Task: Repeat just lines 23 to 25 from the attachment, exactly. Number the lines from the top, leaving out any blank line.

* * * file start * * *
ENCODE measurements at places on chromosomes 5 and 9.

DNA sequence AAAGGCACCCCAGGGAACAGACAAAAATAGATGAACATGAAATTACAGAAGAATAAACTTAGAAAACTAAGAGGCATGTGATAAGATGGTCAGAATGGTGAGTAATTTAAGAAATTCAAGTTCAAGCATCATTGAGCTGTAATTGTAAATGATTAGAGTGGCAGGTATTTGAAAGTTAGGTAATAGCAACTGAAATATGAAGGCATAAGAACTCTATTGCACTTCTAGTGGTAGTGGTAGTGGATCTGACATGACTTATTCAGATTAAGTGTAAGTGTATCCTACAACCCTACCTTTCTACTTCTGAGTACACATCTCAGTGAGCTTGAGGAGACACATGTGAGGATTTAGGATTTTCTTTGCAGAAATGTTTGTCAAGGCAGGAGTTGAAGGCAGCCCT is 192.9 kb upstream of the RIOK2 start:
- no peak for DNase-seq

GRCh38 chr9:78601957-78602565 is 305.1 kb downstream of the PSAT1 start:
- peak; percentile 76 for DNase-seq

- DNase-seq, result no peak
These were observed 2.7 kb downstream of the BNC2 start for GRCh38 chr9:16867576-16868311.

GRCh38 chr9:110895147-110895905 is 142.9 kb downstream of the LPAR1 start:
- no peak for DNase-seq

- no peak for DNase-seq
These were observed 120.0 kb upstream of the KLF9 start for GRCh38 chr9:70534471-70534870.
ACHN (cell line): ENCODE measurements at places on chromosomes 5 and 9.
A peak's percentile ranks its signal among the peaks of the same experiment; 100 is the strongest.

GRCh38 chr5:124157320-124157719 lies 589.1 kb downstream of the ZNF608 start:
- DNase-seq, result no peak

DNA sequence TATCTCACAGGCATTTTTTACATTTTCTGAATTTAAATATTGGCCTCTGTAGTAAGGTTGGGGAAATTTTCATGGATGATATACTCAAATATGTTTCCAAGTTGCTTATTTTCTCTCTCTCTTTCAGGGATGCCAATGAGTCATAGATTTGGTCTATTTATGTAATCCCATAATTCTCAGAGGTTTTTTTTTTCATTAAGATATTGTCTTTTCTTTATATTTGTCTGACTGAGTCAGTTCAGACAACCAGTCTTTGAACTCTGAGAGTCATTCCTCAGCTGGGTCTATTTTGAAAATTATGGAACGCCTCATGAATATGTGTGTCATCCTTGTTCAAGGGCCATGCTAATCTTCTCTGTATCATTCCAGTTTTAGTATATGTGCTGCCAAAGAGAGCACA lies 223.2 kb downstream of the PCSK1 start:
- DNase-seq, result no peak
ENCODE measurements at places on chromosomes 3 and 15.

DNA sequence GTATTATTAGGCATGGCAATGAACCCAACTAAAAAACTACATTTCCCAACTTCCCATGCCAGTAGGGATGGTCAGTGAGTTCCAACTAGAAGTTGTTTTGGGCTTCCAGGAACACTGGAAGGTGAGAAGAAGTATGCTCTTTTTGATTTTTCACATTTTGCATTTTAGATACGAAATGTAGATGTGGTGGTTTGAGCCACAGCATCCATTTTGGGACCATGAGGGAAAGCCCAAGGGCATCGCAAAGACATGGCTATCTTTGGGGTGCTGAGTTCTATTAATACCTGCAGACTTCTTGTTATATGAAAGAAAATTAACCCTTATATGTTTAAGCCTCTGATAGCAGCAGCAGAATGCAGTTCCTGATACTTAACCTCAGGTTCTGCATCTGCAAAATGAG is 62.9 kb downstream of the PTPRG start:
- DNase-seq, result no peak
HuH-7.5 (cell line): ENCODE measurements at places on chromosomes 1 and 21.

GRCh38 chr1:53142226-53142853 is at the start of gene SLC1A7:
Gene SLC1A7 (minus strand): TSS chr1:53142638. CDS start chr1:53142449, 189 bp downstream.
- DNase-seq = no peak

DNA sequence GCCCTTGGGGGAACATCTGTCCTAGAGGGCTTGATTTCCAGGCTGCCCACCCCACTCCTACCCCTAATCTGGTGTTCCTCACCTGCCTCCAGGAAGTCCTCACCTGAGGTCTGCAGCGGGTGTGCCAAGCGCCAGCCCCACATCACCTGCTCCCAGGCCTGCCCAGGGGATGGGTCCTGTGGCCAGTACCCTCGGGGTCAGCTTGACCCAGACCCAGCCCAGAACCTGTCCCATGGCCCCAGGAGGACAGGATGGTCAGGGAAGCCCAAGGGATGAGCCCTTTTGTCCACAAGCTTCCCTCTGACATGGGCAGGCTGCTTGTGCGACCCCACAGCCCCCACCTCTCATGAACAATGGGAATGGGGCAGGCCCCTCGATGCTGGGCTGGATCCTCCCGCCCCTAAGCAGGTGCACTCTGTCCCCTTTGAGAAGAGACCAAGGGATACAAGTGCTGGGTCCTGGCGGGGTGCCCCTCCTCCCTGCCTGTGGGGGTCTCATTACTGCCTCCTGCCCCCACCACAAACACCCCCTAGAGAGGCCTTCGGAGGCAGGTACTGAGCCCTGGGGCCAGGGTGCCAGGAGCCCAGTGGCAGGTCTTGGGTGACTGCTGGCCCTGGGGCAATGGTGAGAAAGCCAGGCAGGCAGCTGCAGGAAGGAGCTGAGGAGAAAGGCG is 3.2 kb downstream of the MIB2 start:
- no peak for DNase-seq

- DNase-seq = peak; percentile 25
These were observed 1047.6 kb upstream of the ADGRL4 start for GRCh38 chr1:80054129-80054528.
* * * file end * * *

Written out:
Gene SLC1A7 (minus strand): TSS chr1:53142638. CDS start chr1:53142449, 189 bp downstream.
- DNase-seq = no peak

DNA sequence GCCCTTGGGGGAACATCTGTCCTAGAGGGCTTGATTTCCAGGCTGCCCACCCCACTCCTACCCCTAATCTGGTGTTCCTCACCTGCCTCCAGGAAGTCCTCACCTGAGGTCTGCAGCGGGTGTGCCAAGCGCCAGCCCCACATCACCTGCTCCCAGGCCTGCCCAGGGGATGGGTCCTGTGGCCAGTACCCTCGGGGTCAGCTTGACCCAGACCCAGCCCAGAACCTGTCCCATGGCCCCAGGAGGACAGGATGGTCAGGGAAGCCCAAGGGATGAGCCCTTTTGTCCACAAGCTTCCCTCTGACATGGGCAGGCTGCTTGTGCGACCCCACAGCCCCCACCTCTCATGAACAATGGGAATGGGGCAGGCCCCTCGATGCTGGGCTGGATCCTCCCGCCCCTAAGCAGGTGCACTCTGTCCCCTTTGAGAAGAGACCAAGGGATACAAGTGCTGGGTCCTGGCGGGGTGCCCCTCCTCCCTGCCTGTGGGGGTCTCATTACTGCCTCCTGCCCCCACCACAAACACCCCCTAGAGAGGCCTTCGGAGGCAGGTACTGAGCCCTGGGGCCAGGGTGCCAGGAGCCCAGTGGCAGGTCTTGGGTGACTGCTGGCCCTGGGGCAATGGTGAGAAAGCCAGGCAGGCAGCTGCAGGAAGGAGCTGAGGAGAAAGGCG is 3.2 kb downstream of the MIB2 start: